Helen Hawley: The Blues of the Rain
"The books, sculpture, and paintings in my exhibit pose questions that are as poetic as they are ecological. They are about the flow of water, the ground we walk on, and our sense of the fleeting moment. My projects map potential relationships between ourselves and the world at large. I am wondering what it means to have a place in the world, especially relative to our environment. Many of the pieces are process-oriented, emphasize transience, and give special consideration to mark-making. One project, for example, uses participation from the rain to create a kind of meteorological journal.
"I am interested in how rainfall, which makes a global impact, also makes us feel so much. Just as feelings are immeasurable, so is the ebb and flow of water, even as we quantify it and count it among our greatest resources."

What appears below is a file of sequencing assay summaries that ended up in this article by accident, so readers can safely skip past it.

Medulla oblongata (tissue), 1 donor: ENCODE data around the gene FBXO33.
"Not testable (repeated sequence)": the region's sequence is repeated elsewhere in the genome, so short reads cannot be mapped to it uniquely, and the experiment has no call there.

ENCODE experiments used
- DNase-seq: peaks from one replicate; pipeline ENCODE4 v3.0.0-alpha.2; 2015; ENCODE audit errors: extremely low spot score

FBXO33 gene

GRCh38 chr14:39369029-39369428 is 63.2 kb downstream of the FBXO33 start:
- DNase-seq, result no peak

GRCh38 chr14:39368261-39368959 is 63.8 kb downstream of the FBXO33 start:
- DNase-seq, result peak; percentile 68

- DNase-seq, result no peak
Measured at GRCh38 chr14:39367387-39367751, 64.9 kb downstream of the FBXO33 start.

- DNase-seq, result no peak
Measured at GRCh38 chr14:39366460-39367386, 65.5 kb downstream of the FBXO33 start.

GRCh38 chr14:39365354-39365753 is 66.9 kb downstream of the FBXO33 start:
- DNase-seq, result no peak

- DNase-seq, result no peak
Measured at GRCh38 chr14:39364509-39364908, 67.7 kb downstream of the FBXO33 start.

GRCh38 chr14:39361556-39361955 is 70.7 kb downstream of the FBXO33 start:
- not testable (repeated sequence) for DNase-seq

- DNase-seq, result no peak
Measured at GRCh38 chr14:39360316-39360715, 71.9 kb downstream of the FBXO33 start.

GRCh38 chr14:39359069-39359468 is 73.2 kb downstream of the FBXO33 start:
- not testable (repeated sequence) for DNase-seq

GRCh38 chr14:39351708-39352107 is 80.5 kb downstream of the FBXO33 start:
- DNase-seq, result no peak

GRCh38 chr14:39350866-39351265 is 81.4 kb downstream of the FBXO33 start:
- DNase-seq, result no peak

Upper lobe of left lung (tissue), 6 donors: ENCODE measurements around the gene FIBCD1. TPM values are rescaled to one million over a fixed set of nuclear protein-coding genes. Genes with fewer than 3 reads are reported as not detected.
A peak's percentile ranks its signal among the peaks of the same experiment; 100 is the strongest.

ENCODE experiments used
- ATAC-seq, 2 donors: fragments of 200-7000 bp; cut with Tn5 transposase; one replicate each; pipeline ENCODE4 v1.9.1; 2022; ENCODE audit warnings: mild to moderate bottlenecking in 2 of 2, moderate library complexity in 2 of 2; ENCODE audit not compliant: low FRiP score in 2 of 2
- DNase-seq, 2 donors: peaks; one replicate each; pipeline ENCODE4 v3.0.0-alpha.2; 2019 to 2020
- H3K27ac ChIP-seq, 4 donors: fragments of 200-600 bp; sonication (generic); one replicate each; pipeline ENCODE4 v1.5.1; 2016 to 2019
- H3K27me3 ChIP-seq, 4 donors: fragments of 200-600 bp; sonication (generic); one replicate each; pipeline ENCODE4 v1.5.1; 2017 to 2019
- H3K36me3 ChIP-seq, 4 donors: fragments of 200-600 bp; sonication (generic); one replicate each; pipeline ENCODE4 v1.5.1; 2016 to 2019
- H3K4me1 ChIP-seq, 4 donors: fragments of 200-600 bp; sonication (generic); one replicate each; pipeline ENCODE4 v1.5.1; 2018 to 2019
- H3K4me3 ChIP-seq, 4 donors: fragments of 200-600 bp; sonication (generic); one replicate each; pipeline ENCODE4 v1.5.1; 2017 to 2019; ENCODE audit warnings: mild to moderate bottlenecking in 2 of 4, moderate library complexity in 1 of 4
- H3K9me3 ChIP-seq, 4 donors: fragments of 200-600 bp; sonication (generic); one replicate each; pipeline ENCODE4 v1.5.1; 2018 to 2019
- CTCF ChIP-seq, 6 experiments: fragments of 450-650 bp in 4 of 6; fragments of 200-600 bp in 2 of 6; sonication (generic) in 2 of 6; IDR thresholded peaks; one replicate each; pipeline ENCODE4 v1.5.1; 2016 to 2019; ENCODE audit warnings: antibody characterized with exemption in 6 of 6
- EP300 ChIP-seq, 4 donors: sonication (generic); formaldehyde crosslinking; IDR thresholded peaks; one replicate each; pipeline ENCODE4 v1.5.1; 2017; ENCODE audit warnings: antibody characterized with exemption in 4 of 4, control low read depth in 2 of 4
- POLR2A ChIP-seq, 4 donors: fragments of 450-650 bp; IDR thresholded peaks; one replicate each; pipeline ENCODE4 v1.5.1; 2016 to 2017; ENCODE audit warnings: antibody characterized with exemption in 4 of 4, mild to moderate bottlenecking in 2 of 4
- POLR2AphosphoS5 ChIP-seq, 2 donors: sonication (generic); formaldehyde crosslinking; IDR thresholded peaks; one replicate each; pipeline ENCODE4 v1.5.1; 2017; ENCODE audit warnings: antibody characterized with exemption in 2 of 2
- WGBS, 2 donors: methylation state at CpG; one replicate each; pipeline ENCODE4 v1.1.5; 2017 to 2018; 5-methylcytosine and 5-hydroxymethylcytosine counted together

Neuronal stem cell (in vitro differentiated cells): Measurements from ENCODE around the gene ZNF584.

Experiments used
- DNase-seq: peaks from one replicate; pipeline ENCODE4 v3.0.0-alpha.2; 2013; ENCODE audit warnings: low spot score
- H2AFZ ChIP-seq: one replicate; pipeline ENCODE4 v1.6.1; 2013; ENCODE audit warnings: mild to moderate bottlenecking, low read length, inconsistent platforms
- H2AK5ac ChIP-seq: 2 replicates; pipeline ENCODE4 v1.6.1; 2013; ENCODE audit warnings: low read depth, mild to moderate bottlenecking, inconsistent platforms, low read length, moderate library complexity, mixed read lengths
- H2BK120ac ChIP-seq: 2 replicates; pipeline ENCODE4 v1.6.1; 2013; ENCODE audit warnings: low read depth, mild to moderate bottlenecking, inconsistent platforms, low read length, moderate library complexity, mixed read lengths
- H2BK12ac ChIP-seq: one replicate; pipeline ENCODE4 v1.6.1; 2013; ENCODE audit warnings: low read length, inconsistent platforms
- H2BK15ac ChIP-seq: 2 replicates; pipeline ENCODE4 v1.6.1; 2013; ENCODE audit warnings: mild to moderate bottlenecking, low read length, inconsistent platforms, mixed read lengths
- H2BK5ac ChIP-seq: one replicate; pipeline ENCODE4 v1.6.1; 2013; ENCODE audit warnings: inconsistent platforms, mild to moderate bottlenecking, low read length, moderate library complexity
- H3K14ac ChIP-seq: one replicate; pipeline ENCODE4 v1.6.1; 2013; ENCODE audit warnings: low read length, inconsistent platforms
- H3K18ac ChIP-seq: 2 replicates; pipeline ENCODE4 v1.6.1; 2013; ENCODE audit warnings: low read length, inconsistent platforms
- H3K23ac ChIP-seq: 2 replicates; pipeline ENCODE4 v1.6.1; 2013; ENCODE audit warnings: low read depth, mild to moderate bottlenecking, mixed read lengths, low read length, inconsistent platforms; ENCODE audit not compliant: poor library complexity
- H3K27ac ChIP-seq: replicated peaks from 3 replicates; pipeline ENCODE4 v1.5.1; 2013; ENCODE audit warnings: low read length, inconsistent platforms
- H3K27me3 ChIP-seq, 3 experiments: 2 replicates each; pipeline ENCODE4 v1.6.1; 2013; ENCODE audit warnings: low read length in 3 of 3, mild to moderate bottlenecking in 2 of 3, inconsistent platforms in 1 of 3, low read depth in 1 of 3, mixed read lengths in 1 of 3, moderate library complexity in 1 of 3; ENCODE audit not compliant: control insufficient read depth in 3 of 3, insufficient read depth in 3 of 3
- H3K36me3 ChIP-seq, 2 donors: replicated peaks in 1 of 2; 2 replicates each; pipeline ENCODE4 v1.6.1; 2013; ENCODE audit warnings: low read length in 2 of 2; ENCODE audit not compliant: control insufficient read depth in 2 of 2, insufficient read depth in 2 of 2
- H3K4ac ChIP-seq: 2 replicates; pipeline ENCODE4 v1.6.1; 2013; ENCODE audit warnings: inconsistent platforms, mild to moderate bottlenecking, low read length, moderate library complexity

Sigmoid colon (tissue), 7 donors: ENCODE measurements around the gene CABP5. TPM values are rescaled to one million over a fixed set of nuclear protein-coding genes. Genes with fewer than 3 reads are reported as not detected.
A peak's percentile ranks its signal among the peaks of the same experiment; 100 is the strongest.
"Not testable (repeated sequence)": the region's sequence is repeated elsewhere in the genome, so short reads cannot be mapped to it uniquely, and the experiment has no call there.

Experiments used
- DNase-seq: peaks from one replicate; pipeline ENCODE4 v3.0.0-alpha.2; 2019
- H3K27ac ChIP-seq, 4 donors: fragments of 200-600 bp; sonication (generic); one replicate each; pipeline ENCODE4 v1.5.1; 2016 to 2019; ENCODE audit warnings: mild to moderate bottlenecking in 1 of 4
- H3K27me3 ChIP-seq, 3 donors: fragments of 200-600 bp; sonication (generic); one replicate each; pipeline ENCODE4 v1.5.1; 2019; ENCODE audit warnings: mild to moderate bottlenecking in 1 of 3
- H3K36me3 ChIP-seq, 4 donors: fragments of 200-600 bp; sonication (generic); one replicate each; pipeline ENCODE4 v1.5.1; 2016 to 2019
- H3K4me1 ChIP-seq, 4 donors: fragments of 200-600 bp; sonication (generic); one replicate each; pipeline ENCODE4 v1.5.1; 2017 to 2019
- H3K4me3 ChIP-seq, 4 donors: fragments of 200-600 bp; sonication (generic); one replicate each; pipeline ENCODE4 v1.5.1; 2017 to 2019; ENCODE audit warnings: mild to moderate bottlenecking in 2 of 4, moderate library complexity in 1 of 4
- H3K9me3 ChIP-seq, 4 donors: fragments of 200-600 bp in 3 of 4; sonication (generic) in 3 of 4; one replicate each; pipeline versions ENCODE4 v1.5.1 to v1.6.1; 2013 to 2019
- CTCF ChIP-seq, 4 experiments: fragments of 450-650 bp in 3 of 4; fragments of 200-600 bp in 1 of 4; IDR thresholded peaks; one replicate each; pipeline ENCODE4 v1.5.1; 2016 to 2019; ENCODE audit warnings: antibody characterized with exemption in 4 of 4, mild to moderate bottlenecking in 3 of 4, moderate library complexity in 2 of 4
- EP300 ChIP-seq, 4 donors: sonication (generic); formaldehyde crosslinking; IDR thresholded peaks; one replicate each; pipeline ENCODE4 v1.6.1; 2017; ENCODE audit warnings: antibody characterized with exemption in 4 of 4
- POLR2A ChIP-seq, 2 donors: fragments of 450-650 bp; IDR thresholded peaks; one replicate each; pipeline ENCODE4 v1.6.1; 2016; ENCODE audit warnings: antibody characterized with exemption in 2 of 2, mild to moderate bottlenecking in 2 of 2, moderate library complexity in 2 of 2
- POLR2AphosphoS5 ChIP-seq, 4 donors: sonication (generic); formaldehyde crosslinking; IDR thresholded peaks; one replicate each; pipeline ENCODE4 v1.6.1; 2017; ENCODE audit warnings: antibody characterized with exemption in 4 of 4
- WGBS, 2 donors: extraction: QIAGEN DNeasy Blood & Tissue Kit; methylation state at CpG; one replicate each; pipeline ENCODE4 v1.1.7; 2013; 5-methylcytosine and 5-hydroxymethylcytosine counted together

Gabriel Pionkowski: Touching—Self—Touching
This collection of works directly addresses the subjectile, the idea that a painting’s subject is inextricable from its physical ground or support. Pionkowski constructs his paintings through a laborious process of repetitively deconstructing, hand-painting, and reconstructing canvas using multiple weaving processes. Within the dense, colorful weave, loose brushstrokes delineate flora and languid, desirous, solitary figures. These canvas works can be understood as an erotic dance of warp and weft, alternating exposure and withdrawal. They reflect Pionkowski’s hypothesis that to touch something or someone is always a form of self-touching.